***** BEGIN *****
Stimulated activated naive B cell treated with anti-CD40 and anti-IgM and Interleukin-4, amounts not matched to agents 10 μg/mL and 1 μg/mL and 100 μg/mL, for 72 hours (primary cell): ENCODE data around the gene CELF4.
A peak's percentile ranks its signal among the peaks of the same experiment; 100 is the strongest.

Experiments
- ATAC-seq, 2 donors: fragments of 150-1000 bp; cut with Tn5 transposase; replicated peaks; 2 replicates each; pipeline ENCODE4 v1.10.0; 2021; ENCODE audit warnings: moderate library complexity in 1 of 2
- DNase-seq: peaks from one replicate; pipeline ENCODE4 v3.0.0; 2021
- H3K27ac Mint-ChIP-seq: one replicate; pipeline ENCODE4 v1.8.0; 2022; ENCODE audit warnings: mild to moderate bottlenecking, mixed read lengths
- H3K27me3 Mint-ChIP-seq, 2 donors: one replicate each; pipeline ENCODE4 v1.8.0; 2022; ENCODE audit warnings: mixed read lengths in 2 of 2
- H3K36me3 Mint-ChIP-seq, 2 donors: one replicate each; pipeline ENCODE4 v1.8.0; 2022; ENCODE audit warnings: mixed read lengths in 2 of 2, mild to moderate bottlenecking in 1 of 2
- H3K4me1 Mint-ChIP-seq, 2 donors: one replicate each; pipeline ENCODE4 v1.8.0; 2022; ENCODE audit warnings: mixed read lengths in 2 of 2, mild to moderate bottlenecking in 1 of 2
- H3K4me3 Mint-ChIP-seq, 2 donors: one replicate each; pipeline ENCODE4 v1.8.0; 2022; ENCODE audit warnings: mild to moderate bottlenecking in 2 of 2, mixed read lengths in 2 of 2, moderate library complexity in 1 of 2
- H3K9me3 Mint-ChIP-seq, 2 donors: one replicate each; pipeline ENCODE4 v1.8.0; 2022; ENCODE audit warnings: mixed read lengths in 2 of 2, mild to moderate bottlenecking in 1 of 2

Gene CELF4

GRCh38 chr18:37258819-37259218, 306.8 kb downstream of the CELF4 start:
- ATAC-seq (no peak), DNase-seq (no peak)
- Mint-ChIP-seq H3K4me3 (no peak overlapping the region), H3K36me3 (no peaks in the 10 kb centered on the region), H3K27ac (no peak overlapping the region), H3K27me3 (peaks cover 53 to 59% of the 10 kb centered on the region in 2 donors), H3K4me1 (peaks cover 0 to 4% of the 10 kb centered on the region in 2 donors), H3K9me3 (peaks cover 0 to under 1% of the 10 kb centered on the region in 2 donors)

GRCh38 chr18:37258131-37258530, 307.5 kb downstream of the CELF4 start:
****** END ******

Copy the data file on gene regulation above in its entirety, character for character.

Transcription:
Stimulated activated naive B cell treated with anti-CD40 and anti-IgM and Interleukin-4, amounts not matched to agents 10 μg/mL and 1 μg/mL and 100 μg/mL, for 72 hours (primary cell): ENCODE data around the gene CELF4.
A peak's percentile ranks its signal among the peaks of the same experiment; 100 is the strongest.

Experiments
- ATAC-seq, 2 donors: fragments of 150-1000 bp; cut with Tn5 transposase; replicated peaks; 2 replicates each; pipeline ENCODE4 v1.10.0; 2021; ENCODE audit warnings: moderate library complexity in 1 of 2
- DNase-seq: peaks from one replicate; pipeline ENCODE4 v3.0.0; 2021
- H3K27ac Mint-ChIP-seq: one replicate; pipeline ENCODE4 v1.8.0; 2022; ENCODE audit warnings: mild to moderate bottlenecking, mixed read lengths
- H3K27me3 Mint-ChIP-seq, 2 donors: one replicate each; pipeline ENCODE4 v1.8.0; 2022; ENCODE audit warnings: mixed read lengths in 2 of 2
- H3K36me3 Mint-ChIP-seq, 2 donors: one replicate each; pipeline ENCODE4 v1.8.0; 2022; ENCODE audit warnings: mixed read lengths in 2 of 2, mild to moderate bottlenecking in 1 of 2
- H3K4me1 Mint-ChIP-seq, 2 donors: one replicate each; pipeline ENCODE4 v1.8.0; 2022; ENCODE audit warnings: mixed read lengths in 2 of 2, mild to moderate bottlenecking in 1 of 2
- H3K4me3 Mint-ChIP-seq, 2 donors: one replicate each; pipeline ENCODE4 v1.8.0; 2022; ENCODE audit warnings: mild to moderate bottlenecking in 2 of 2, mixed read lengths in 2 of 2, moderate library complexity in 1 of 2
- H3K9me3 Mint-ChIP-seq, 2 donors: one replicate each; pipeline ENCODE4 v1.8.0; 2022; ENCODE audit warnings: mixed read lengths in 2 of 2, mild to moderate bottlenecking in 1 of 2

Gene CELF4

GRCh38 chr18:37258819-37259218, 306.8 kb downstream of the CELF4 start:
- ATAC-seq (no peak), DNase-seq (no peak)
- Mint-ChIP-seq H3K4me3 (no peak overlapping the region), H3K36me3 (no peaks in the 10 kb centered on the region), H3K27ac (no peak overlapping the region), H3K27me3 (peaks cover 53 to 59% of the 10 kb centered on the region in 2 donors), H3K4me1 (peaks cover 0 to 4% of the 10 kb centered on the region in 2 donors), H3K9me3 (peaks cover 0 to under 1% of the 10 kb centered on the region in 2 donors)

GRCh38 chr18:37258131-37258530, 307.5 kb downstream of the CELF4 start: